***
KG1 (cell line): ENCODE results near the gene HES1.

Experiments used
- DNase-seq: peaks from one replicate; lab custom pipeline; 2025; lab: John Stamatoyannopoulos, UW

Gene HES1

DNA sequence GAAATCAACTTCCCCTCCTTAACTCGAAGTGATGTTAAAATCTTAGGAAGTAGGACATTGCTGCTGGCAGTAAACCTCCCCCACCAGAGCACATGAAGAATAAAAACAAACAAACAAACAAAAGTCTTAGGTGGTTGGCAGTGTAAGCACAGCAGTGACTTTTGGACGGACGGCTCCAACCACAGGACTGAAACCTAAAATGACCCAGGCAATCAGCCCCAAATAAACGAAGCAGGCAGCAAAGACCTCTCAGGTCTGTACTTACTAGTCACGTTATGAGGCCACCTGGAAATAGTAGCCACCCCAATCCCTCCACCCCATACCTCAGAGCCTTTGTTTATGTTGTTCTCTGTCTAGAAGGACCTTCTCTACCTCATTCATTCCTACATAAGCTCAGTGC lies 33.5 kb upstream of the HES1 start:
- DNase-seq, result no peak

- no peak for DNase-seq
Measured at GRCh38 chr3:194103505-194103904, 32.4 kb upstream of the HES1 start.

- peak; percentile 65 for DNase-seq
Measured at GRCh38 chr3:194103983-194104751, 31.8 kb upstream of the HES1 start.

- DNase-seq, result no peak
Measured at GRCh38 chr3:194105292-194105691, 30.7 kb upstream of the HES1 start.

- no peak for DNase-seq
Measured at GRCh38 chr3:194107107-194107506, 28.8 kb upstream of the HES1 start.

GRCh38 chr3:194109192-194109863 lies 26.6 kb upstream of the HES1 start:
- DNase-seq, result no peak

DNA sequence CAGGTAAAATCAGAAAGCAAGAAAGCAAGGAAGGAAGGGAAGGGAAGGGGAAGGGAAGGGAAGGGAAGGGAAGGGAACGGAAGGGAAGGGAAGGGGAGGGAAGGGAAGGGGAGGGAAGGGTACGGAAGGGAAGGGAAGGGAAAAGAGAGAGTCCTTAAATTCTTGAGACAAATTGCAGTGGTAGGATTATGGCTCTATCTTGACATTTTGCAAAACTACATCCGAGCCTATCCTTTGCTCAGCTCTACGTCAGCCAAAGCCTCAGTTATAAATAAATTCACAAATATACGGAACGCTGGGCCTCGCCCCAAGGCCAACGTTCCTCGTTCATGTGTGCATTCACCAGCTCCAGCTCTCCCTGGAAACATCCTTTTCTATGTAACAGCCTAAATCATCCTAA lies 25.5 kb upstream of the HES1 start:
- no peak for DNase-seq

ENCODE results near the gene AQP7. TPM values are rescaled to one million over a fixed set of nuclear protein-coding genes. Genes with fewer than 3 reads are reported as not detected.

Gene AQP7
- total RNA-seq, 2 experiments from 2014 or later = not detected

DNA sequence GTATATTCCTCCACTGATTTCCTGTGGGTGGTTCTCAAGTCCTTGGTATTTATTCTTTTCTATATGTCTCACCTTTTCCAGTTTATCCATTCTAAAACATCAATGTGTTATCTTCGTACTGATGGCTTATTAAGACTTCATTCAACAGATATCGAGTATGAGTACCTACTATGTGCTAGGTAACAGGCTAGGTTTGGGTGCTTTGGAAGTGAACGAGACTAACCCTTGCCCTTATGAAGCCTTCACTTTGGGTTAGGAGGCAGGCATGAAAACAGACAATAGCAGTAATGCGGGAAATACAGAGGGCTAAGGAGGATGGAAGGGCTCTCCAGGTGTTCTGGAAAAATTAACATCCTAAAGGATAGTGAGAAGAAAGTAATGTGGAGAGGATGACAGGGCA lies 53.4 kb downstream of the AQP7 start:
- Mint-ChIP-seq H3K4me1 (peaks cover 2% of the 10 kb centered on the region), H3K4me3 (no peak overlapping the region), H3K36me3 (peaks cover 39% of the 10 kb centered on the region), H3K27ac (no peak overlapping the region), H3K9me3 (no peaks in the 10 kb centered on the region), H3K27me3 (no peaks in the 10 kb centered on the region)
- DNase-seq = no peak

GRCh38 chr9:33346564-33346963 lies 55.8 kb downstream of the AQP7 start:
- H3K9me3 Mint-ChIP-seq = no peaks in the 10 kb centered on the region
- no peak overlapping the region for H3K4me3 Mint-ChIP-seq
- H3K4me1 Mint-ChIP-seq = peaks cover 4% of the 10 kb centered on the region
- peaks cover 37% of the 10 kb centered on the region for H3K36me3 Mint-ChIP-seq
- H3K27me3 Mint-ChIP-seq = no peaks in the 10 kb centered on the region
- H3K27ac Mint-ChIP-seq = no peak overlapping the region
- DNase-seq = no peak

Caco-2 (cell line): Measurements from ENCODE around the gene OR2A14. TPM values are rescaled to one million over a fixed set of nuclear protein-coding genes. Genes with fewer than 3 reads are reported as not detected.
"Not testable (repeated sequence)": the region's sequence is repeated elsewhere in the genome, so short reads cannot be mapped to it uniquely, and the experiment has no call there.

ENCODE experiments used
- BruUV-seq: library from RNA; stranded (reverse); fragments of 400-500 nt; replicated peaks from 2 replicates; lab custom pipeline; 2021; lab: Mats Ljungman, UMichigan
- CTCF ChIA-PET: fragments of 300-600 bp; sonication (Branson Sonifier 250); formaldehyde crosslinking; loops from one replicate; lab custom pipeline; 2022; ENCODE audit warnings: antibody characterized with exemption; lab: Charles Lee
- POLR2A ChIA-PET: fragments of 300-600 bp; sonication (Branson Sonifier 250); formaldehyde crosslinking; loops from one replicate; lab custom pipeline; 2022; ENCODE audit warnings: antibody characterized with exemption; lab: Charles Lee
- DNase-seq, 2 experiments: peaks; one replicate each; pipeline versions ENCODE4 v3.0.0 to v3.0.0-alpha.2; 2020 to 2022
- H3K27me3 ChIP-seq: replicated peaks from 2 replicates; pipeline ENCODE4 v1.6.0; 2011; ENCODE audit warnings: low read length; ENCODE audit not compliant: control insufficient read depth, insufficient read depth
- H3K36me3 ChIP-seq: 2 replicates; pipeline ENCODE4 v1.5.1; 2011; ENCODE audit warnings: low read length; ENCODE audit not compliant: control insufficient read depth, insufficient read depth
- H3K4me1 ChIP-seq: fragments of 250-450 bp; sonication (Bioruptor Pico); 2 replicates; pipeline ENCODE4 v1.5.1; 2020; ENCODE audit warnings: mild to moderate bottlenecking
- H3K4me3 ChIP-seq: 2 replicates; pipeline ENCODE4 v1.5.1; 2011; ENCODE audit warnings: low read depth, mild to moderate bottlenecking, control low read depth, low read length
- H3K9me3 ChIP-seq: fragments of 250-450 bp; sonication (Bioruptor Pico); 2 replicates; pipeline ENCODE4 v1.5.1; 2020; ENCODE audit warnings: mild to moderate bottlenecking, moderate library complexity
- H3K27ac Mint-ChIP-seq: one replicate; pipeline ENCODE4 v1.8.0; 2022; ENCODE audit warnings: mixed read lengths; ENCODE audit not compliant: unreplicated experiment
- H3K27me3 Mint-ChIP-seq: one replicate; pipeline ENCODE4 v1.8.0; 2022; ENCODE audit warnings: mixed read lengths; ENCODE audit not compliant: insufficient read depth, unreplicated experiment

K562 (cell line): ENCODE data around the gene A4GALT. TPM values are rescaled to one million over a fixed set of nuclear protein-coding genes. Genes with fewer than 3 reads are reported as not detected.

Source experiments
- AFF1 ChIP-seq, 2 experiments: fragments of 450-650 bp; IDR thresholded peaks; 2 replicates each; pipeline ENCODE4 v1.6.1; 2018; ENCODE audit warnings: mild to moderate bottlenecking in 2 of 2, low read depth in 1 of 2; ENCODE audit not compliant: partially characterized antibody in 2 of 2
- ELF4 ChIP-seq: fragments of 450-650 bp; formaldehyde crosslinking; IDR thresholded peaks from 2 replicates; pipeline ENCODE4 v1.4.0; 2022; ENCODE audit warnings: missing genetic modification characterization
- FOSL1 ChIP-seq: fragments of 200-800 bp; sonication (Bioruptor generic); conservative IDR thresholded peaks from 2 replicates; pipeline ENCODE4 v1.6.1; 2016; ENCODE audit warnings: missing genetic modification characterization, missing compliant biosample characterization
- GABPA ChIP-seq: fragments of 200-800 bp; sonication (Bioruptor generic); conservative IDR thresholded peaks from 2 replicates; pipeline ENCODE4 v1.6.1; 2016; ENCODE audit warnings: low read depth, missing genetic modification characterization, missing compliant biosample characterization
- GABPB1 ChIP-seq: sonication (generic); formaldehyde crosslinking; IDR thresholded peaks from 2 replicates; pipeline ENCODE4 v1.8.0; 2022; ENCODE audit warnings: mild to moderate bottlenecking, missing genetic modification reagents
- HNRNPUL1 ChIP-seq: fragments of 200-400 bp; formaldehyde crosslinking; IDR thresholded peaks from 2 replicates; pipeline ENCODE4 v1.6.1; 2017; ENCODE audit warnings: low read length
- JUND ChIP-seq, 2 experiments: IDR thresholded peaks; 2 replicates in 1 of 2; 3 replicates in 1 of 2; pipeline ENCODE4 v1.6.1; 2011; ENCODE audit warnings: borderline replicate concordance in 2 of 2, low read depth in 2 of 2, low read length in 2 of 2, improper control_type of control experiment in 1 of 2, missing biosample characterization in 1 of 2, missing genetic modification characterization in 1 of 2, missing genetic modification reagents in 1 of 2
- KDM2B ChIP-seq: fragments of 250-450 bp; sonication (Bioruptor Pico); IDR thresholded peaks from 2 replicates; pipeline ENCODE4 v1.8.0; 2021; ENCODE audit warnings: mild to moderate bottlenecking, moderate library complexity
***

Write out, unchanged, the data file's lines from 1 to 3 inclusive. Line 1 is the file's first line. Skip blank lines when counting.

KG1 (cell line): ENCODE results near the gene HES1.

Experiments used
- DNase-seq: peaks from one replicate; lab custom pipeline; 2025; lab: John Stamatoyannopoulos, UW